It is a fact that some conversations are difficult. They feel loaded, paralysing and heavy.This is one of them.
I am writing about it because like incest and abuse,  for some of us it is a disturbing, shameful conversation spanning successive generations, yet a conversation which often hurts too much to speak openly about.

I  bring this conversation to this venue for a few reasons. Firstly I no longer want to be a party to “keeper of the dirty little secret, or keeper of the shame”. Secondly, this is as good a place as any to simply be heard.

Twenty-seven years ago a girl child was born. She was born to a middle-class family. Her mother was  thirty-two years old when she was born. She held a post graduate degree in education and she was looking forward to parenting a child who was planned.   Great care was taken in the selection of picture books educational learning toys and exposure to the world around her.By the time this little girl was four years old. It became obvious to her mother that forces outside the family had managed to undermine the self-esteem lessons her mother attempted to instil. I was that mother, and Whitney who has been the light of my life was that child.

The Clark Doll Experiment (1939) was an experiment done by Dr Kenneth Clark and his wife Mamie where they asked black children to choose between a black doll and a white doll. The dolls were the same except for their skin colour but most thought the white doll was nicer.

In 2005 Kiri Davis repeated the experiment in Harlem as part of her short but excellent film, “A Girl Like Me”. She asked 21 children and 71% told her that the white doll was the nice one. Not a huge sample size, true, but it was still shocking to see how  many chose the white doll. Here are links you may find worth looking at. (cut and paste them in your browser window)

http://www.youtube.com/watch?v=DOjgTIN9pTE          Dark Girls Documentary Trailer

http://www.youtube.com/watch?feature=player_embedded&v=I3y8Tmkan9k

I didn’t always know about the “Doll Test of 1939” but I knew that as an art teacher, when I offered  a choice of colored paints in the art classes in public schools few black  children select the color commensurate with  their own color. I’ve wondered if their parents are aware that this is so. Not necessarily.

Clearly this topic has many threads. I believe that there are many mothers and fathers too, who are pained to witness yet another generation of children who enter the dark years when self hate manifests itself and the waiting begins. Waiting for what you ask? Waiting for the turnaround which can take five or more years before these children can begin to see that perhaps they need not desire to be white in order to be ok.
I only want to do  one thing here in this article. I want to urge women of color to speak about how it feels to witness this horror with our children whom we want to fiercely protect from the subtle and not so subtle messages bombarding them. It  goes without saying that this is one very good reason to control the amount of time children are allowed to  mindlessly sit  with the television as the  babysitter. But I really don’t want to become sidetracked here.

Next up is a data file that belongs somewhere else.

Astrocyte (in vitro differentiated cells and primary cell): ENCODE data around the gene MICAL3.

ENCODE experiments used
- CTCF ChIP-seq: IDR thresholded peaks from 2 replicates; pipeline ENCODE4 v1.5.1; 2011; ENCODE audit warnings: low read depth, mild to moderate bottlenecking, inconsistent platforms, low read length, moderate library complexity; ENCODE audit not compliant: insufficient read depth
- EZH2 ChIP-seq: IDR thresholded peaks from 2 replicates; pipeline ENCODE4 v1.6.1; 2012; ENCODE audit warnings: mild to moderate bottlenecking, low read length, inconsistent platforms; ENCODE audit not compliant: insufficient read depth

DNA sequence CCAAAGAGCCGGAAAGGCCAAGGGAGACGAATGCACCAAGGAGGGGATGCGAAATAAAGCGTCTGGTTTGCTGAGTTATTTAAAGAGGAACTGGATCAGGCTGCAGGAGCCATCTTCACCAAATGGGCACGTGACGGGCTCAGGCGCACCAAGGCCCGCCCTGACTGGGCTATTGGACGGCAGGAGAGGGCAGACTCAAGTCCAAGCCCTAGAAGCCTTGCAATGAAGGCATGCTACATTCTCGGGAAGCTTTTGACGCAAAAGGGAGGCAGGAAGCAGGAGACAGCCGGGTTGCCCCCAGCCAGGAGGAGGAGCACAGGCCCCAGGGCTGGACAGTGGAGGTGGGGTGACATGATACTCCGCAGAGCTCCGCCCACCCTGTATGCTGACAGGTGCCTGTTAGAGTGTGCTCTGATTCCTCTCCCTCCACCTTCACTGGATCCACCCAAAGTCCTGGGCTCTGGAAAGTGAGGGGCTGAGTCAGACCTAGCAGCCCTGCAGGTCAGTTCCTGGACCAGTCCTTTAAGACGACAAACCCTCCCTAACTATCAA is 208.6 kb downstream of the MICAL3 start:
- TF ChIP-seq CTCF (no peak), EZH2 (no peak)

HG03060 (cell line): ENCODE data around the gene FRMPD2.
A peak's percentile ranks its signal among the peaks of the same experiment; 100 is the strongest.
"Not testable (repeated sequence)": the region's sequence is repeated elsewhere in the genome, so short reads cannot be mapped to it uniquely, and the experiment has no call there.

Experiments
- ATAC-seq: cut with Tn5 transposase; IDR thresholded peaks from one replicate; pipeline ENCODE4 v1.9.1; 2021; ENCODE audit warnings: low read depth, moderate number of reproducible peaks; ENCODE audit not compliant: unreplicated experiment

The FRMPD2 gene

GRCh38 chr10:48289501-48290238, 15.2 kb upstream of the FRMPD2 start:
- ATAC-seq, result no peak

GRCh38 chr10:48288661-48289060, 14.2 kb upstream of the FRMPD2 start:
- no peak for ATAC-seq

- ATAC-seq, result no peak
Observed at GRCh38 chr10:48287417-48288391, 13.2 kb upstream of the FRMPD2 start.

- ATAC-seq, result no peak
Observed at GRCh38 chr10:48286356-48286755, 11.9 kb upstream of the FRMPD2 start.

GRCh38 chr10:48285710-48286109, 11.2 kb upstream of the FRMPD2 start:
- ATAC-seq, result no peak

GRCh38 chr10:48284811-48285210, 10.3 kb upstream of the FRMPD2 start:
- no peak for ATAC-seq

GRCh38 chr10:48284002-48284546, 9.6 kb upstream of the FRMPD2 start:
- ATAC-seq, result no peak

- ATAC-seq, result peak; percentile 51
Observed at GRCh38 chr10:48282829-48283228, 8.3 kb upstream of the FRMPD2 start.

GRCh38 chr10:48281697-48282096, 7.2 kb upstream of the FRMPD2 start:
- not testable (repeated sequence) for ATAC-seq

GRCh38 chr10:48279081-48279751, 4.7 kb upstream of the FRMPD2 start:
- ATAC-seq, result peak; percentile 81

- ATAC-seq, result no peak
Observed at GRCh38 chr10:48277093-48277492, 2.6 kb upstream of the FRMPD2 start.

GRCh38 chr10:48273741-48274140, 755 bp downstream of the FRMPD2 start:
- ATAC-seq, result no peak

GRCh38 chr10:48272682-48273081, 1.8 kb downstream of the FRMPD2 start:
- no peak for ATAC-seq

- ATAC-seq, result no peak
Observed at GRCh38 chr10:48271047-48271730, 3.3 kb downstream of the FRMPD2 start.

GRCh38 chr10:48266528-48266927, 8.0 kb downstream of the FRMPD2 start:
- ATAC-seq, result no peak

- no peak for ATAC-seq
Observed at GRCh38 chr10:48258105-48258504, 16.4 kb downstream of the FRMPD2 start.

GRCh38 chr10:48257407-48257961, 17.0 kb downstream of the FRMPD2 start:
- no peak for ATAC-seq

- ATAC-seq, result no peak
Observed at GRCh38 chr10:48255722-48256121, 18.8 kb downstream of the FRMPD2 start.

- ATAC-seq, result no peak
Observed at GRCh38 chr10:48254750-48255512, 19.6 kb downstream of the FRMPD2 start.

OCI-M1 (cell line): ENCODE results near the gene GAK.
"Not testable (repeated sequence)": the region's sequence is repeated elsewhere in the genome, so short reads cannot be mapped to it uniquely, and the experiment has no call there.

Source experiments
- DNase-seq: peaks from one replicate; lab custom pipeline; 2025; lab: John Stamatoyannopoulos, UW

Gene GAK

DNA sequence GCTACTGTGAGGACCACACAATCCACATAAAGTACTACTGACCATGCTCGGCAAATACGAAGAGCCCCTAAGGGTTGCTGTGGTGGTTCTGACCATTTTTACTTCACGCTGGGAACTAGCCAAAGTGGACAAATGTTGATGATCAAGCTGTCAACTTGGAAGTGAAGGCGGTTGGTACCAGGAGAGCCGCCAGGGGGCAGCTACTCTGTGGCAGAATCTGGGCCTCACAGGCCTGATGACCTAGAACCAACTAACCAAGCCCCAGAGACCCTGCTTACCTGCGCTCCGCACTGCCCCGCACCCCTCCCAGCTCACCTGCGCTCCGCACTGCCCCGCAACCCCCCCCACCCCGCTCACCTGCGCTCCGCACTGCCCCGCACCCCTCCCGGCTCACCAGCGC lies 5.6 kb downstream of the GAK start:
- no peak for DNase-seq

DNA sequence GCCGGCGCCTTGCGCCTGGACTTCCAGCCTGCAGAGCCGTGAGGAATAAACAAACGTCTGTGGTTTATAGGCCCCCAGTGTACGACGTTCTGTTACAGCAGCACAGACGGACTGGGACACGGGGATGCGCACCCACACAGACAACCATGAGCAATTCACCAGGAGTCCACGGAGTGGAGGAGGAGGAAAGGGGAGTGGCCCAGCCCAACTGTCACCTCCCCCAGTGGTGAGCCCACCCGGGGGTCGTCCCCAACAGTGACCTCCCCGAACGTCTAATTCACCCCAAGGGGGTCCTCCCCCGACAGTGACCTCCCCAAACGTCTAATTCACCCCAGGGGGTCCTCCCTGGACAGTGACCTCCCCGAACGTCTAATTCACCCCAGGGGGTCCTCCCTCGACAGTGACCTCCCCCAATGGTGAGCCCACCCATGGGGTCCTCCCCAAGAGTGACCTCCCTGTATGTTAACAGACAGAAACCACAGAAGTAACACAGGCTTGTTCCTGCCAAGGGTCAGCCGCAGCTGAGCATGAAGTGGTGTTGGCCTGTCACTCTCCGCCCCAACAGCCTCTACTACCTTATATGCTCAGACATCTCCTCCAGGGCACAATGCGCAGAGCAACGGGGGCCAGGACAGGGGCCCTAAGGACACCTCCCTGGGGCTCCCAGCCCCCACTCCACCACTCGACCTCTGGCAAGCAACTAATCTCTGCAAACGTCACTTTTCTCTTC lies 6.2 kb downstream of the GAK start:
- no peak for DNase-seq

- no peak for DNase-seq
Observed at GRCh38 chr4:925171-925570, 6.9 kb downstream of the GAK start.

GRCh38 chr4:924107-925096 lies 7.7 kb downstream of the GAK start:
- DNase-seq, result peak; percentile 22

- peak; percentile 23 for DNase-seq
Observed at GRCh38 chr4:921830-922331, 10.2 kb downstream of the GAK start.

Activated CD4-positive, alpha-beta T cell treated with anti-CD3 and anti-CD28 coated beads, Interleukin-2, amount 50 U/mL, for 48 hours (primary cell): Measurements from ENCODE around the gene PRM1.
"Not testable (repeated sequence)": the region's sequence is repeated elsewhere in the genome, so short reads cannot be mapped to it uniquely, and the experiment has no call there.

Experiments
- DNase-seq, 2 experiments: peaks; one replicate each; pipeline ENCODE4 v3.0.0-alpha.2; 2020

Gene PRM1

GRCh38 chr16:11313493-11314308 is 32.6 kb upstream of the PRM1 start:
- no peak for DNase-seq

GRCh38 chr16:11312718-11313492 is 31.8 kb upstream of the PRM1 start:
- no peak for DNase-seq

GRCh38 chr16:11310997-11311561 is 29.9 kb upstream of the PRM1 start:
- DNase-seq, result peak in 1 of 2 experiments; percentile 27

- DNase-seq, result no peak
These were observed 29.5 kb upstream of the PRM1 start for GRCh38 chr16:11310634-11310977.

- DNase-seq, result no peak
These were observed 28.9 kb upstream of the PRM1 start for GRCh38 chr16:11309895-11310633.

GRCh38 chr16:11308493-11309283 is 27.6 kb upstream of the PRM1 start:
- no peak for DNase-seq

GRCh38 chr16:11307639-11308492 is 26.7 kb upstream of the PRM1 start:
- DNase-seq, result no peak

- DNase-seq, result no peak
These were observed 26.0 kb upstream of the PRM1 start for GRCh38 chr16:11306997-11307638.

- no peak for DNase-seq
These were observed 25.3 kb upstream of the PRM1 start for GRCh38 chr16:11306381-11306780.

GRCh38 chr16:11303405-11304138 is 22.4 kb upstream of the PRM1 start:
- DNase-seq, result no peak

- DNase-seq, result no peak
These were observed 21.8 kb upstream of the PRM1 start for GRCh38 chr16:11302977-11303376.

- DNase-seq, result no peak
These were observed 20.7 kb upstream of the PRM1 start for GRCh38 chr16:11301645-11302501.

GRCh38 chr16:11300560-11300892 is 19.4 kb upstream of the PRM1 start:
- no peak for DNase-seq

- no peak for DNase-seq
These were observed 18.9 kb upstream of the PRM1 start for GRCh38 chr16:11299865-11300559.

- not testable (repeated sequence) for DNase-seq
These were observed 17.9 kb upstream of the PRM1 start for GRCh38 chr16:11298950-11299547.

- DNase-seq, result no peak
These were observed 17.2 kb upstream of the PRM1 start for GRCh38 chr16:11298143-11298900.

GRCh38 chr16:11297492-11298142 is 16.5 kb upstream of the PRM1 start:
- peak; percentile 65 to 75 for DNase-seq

I want to say how much it hurts as a mother. I want want to say that I felt helpless  undermined and violated. The violator felt like everyone but no one. Wherever colonialism  has had it’s reach in the world this pain is experienced from Peru to Mexico to India and back. A thirty year old mother came to me last week.   Her five year old has arrived. I identified with both her sadness and her anger and frustration. “Has nothing changed Sharon ?” she asked. Looking around it is easy to see that the desire to come as close as possible to european beauty is responsible for our cousins to the south of us bathing in Clorox in 2013 to lighten their skin. Look around at the very dark who want and wear blond extension hair. Good hair and bad hair is determined  by how close it comes to european hair.

I invite your comments. I especially invite the voices of those who remember how it felt denying all that you saw when you looked in the mirror, for all that you could never be as you wished you were lighter, brighter or just plain white. It is important to say such things out loud so that the shame is dealt with. It was not your fault that you secretly hated yourself. It was not your fault. It was not your fault.

This is said to be the era of enlightenment and in this era blacks must say it and whites must hear it. Hear what? Hear that it has not passed. That it is not behind us. That until Hollywood equally embraces super heros across color lines and celebrates ethnicities for the richness we  bring to the table we cannot evolve beyond this place. Tokens are tokens and no one is fooled by the odd black doll who is anonymous as she sits next to Barbie and Ken who are all that America represents. My goodness our four year olds tell us this as they continue to  reject black dolls for white ones.

In this era of greater conscious awareness it is important to be aware of things implied in the language we use. After all that’s how the deepest of all messages seep in to us in the first place. For all of the mothers and fathers who know this story or any part of it feel free to share it. I will use the information but not your names. I have thought about this article for a long time. Today I have begun to open the dialogue  There are no positions to defend. There are common experiences which have been pushed down, denied and ignored.

For my part, I am using my head, my heart, and my hands, to paint, to Inspire, Transform and Uplift the human spirit.  In so doing, I honour all people. I pray for the courage to  speak more when I am not angry, to think before I speak, and to exercise the cathartic power of using my voice.

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